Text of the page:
Does travel insurance pay if Mother Nature causes trouble?
BURLINGTON, Vt. -
No, that's not batman or a bird; it's a plane taking off on time, a rare sight these days.
Chris Kraft came home to Vermont on leave from the Navy over the holidays. So far, his flight has been pushed back four days.
"I came up, they said the same thing: All morning flights have been canceled," Kraft said.
Luckily, Kraft bought insurance for his flight for about $20. So the airline is covering the cost to re-book him on other flights. The farther you're going, the more insurance costs.
"I try to every time I can because I don't schedule this to happen, but it does happen," Kraft said.
And it is happening. Conditions in Burlington are cool but calm, but a polar vortex is still plaguing travelers because anywhere they're trying to get passes through the weather system.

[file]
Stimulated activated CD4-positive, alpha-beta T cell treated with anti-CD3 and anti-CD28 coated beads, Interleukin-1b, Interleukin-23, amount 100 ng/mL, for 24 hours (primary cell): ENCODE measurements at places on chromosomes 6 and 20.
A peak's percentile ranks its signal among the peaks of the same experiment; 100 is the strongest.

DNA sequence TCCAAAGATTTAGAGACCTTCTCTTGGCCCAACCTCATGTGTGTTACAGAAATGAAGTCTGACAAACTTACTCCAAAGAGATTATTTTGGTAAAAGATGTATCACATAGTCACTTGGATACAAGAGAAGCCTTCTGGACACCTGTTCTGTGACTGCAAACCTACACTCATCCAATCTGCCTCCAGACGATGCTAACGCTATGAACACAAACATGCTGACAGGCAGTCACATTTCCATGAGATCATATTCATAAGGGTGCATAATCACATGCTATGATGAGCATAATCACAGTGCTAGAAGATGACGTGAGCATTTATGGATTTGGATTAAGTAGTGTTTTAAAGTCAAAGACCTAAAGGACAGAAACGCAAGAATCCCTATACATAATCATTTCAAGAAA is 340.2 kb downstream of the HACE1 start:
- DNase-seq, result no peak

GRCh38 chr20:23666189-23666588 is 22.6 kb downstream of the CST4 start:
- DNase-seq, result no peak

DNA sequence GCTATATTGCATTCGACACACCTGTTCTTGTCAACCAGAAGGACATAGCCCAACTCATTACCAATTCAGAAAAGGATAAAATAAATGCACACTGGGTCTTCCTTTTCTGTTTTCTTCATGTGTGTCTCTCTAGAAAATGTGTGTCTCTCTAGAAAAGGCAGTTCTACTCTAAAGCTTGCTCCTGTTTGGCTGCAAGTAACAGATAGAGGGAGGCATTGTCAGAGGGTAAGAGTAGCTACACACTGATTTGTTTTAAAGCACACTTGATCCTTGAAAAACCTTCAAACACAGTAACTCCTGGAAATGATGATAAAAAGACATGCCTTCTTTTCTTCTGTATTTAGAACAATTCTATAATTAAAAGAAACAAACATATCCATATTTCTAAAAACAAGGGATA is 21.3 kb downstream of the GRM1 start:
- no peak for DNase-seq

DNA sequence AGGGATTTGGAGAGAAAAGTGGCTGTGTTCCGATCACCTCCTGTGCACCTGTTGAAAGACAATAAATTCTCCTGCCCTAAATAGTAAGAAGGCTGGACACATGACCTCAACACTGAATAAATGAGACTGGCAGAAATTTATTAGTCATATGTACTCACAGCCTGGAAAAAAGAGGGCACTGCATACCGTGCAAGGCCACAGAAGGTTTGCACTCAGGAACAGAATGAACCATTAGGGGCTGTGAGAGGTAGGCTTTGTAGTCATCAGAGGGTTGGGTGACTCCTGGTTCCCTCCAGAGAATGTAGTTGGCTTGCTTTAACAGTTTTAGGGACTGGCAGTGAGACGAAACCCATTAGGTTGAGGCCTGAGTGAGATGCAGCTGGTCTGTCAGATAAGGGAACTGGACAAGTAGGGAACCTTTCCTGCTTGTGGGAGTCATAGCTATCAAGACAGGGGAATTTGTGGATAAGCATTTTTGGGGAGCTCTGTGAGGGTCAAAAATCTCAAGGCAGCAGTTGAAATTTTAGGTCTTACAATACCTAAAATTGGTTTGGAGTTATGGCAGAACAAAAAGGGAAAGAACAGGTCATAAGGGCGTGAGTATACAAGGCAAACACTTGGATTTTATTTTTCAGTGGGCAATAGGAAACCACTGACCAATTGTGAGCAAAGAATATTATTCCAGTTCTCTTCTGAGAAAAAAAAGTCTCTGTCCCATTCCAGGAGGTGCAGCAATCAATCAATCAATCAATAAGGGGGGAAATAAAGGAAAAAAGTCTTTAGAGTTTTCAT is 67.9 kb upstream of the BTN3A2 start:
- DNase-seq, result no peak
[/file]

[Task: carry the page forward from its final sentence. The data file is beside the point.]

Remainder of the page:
"It was the perfect storm for them. It got them in a really tough jam that wasn't their fault," said Ted Child of Child Travel.
Child says the crazy weather pattern and new flight rules limiting pilots' time in the air are both fueling this problem.
When it comes to travel insurance, Child says the majority of travelers don't buy it for a flight home for the holidays, but rather for major trips like a cruise. But extra hotel nights and meals while stranded in a strange city can add up.
"Say you flew to Burlington and you were trying to get out it would pay your expenses in a hotel and your living expenses. Typically there's a limit," Child said.
But some travelers say they shouldn't have to pay to reschedule or for flight insurance. They say costs for these inconveniences should be part of the whole package.
"That should be something that is covered somewhere, at least something should be taken care of in my opinion," traveler Erik Anderson said.
Travel experts say flight travel should clear up by the end of the week, but it will be a long time before passengers forget about this wait.